One asset manager, speaking on condition of anonymity, describes the suspension of new share issuance as “embarrassing” for BlackRock. “There appears to have been a lack of foresight,” he says.

BlackRock declined to comment.

An equivalent product, State Street’s $32bn Gold Shares trust, registered an additional 200m shares with the US regulator on the same day that BlackRock’s gold fund ran into difficulties.

Jim Ross, vice-president of State Street Global Advisors, one of BlackRock’s biggest competitors, says registering these shares gave Gold Shares the ability to cope with its size almost doubling overnight if required.

This safety net was deemed necessary, given the rising popularity of the fund. It attracted 80 per cent of the $7bn that has poured into gold ETFs since the start of the year. By contrast, gold ETFs registered small net outflows in 2015.

Mr Ross says: “In strong equity markets, assets in gold ETFs come down and people become less focused on [gold] as a diversifier. Now gold has become an important performance play. We have seen a surge in demand. [Suspending shares in an ETF] is and should be a very infrequent occurrence.”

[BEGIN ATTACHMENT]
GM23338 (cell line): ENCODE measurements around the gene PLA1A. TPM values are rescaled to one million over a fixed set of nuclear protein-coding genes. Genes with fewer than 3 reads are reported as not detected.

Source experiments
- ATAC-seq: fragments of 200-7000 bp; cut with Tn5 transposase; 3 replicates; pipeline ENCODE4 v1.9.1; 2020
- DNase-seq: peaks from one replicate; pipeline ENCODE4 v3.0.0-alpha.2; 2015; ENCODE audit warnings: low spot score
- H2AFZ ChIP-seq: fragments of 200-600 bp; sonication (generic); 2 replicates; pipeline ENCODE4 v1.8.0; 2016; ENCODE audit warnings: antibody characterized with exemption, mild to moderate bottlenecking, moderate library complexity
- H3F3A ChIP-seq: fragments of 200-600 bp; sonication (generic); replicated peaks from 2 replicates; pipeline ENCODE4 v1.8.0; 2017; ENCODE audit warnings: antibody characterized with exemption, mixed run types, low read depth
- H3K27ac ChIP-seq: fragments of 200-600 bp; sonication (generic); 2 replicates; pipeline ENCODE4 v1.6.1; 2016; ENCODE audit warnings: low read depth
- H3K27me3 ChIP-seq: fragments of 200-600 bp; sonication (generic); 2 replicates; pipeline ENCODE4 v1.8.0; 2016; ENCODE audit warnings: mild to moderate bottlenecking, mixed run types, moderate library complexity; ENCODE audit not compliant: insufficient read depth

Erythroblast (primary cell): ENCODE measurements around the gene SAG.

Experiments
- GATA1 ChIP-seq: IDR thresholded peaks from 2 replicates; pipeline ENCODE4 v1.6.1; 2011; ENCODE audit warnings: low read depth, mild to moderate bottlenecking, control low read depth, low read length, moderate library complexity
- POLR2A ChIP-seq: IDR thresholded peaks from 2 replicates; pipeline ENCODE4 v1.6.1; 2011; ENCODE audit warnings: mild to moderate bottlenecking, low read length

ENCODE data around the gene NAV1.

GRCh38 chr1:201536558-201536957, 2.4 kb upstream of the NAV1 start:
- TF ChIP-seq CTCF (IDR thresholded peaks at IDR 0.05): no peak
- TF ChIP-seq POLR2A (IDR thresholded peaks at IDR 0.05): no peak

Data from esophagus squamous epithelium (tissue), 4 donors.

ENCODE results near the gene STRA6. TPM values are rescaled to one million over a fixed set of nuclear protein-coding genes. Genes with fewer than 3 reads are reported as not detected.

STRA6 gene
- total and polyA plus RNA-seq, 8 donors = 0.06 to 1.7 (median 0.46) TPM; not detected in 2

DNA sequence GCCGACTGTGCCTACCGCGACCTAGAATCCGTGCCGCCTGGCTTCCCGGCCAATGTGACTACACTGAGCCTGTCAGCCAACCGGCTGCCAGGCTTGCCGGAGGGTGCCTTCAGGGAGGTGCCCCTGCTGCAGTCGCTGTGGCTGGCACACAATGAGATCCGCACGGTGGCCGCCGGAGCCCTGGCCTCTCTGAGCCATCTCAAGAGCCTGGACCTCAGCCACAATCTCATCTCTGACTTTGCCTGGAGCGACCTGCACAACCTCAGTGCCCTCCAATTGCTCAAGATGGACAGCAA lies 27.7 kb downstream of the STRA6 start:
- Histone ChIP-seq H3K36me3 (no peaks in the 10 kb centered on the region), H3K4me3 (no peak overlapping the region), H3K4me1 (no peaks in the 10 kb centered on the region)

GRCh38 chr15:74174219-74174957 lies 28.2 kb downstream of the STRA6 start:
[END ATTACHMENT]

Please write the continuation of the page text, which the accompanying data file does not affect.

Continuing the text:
The question on the minds of investors now, and presumably BlackRock’s ETF team, is whether this year’s rebound is a short-term rally or a lasting trend.

Mr Brocklebank believes BlackRock’s ETF blunder is a worrying sign. “This is a big deal in the short term. It shows there has been a stampede into gold, which makes me wary. You have to question the sustainability of that demand.”

Analysts at Bank of America Merrill Lynch are also pessimistic. The US bank issued a note last month highlighting its decision to lower its view on gold, citing the fact that the Federal Reserve is about to start raising interest rates, and inflation rates are falling.

Carsten Menke, commodity analyst at Julius Baer, the Swiss private bank, agrees: “Clients have certainly increased allocations [to gold] since the start of the year as a way of insuring against risks on global growth.

“We don’t see much short-term upside for gold and the miners from current levels. Medium to longer term, we expect both to trend lower. Our twelve-month price target for gold is $1,100 per ounce, which would cause significant headwinds for the miners.”

But several investors believe gold valuations have turned a corner for good.

Arnaud du Plessis, thematic equities manager at Amundi, Europe’s largest listed fund house, believes gold prices could hit $1,400 per ounce in 2016.